One guarantee in technology is that there will always be acronyms bandied about that you may or may not understand, and the new cloud-based computing and storage solutions have introduced their fair share. Not only are there public, private and local clouds, but you can also utilize off-premise services at various levels to support organizations of all sizes. Some of the most common types of cloud computer services are Software as a Service (SaaS), Infrastructure as a Service (IaaS) and Platform as a Service (PaaS). Managed service providers are the organizations most likely to offer these next-gen options, as they can stitch together any number of offerings in a way that is seamless to the end-user of the service.
Cloud Computing Stack
Cloud computing is essentially a grouping of resources that can be “stacked” one on top of the other—convenient, on-demand access to data, networking, storage solutions, services and applications—that can be deployed quickly and easily and in a very scalable format. There are some general characteristics that most cloud services share, including:
• End users can register and receive the service without long delays
• Broad spectrum availability across mobile, desktop and remote locations
• Pooling of resources across various clients
• Elastic capability which allows the services to scale on demand
• Metered service and billing
While there is some blurring of the lines between PaaS and IaaS, these two can be considered distinct entities, with Infrastructure as a Service considered the base that the other two cloud options are built upon. These are neither mutually exclusive nor are businesses required to utilize all of the options at once; SaaS can be implemented for one specific need (customer relationship management) while all other software is deployed locally.
Software as a Service
The technical definition of SaaS is software that is deployed across the Internet, with a provider who tenders the application to clients through a subscription or even at no charge for an in-kind offering. The market for this type of software is growing rapidly and includes such basics as Google mail, Office365 and Adobe Creative Cloud. As local installation becomes ever more challenging and software developers respond to users’ demand for rapid changes by pushing micro-updates, SaaS continues to gain traction and acceptance within the business community. This acceptance has been helped along by software manufacturers’ understanding of the ongoing revenue stream that monthly or annual subscriptions provide—a revenue stream that is highly attractive, especially when compared with previous options where customers could keep the same software for many years without a new upgrade charge.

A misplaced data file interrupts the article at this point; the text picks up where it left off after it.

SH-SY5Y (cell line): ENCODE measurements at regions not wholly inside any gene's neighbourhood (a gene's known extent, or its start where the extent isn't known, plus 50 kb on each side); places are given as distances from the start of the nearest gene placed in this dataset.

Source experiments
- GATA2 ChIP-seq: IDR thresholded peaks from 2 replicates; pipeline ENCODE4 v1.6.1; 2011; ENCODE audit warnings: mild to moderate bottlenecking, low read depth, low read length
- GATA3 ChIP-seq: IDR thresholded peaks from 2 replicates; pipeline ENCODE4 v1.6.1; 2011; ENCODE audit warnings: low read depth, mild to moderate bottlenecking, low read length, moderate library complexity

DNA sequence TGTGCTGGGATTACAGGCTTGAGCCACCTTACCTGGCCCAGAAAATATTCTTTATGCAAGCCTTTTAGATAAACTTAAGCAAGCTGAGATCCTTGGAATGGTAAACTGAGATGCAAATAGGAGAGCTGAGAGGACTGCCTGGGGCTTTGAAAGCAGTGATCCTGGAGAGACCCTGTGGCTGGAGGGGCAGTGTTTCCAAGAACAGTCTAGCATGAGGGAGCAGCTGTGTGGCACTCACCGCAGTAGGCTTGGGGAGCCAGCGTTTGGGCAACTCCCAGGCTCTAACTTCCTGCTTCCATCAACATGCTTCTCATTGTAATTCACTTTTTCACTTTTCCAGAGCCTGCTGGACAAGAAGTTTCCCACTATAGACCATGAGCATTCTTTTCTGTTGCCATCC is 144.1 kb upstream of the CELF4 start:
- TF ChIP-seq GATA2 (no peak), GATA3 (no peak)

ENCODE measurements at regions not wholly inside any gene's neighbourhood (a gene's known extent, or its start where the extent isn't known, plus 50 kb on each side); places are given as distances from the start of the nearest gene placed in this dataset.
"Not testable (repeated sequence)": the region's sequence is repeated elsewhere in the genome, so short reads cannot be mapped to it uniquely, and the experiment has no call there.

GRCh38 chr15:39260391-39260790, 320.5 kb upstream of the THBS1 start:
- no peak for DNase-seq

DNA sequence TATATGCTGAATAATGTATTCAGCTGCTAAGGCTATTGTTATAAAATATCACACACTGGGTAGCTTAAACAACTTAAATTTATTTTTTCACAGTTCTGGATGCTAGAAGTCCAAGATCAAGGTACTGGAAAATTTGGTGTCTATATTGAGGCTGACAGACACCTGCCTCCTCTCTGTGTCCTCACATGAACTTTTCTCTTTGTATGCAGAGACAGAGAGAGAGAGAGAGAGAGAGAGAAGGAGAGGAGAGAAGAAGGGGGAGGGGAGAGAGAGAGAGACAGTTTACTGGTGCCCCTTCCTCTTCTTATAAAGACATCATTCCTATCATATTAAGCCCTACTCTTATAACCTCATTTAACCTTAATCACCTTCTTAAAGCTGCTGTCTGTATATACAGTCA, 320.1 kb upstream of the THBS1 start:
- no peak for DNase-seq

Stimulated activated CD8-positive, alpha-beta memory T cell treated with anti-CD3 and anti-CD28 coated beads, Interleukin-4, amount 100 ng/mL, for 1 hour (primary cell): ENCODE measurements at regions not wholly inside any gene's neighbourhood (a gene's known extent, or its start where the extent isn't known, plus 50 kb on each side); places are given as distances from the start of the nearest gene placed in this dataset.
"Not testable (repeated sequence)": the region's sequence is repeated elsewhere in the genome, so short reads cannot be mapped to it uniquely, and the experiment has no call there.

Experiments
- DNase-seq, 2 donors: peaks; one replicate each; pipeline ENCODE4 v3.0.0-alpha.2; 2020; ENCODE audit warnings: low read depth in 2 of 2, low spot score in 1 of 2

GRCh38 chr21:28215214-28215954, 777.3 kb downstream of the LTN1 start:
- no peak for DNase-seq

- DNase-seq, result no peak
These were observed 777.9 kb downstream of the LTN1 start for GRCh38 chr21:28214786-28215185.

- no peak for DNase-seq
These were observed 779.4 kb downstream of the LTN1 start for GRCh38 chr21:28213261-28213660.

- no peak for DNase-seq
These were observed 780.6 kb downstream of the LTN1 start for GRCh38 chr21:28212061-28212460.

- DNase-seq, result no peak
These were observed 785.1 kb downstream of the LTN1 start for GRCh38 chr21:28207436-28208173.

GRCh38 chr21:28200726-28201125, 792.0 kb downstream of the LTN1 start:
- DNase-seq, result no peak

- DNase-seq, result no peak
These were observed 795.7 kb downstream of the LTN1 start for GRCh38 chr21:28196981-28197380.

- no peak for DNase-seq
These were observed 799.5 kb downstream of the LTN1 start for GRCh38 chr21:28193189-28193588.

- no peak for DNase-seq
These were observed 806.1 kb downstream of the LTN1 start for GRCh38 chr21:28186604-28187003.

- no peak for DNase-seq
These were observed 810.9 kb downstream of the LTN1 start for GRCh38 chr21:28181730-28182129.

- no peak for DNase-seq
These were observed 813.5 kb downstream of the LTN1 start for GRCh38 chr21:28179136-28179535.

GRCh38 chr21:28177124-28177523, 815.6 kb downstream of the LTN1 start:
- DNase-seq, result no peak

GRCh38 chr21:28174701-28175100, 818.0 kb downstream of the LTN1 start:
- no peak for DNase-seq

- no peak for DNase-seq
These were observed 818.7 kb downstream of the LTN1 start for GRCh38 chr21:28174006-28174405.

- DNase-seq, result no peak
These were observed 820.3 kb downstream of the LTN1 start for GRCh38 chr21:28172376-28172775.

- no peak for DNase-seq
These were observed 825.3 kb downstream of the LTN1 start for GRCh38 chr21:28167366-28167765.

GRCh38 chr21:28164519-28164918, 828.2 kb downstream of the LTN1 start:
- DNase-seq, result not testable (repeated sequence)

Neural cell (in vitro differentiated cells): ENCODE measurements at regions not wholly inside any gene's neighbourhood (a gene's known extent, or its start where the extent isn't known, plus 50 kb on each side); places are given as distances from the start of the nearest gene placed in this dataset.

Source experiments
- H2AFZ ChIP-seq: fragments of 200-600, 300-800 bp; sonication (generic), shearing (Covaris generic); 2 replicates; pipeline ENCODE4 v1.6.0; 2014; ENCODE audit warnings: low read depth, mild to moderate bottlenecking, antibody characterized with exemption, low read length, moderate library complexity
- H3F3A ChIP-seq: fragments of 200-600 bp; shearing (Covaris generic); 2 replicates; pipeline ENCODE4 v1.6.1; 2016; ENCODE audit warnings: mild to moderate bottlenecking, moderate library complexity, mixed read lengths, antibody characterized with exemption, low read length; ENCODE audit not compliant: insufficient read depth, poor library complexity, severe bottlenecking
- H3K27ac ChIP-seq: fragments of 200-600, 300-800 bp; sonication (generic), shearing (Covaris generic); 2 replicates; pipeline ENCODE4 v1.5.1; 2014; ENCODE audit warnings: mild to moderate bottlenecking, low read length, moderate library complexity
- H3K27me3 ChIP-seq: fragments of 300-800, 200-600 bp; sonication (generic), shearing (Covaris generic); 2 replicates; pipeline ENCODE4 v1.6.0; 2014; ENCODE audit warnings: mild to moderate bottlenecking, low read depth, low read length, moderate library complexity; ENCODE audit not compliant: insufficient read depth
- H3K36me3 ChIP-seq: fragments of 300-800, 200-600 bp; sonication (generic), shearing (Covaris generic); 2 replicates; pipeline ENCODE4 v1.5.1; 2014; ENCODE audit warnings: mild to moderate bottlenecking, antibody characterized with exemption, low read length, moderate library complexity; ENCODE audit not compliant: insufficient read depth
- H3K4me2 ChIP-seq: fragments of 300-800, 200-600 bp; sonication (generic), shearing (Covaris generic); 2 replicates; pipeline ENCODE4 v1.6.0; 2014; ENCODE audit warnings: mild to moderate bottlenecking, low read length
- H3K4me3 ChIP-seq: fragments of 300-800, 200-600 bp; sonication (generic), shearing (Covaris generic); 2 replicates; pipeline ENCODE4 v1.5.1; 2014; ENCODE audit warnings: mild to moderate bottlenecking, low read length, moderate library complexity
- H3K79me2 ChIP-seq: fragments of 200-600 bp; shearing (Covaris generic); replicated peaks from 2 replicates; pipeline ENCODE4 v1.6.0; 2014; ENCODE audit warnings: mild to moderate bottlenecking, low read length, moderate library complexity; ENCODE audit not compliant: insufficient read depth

Platform as a Service
Where SaaS provides the ability to access software deployed over the Internet, PaaS is the platform used to create software—also delivered over the Internet—allowing the quick and easy development of web apps without maintaining a great deal of infrastructure. PaaS could either be a collaborative platform for software development with heavy workflow management, or it could be a platform that uses proprietary data from an application as the basis for building software. Building and deploying UI scenarios and multi-tenant architecture as well as the ability to support dev team collaboration are well-documented benefits of PaaS.
Infrastructure as a Service
Scaling servers, network and operating systems and storage can be a massive headache of its own, and IaaS seeks to alleviate those issues. Instead of purchasing servers, network equipment or space in a datacenter, IaaS allows technology teams the flexibility of a fully outsourced infrastructure. While there are nuances within IaaS, in general the core characteristics include the distribution of resources as a service, dynamic scaling, variable cost pricing models, and the ability to share a single piece of hardware across multiple users.
As cloud computing services mature, the hard lines between IaaS and PaaS will continue to blur with the addition of code deployment tools to IaaS platforms. When you have volatile demand, a mobile workforce and a limited technology support team, these cloud-based services grow in popularity.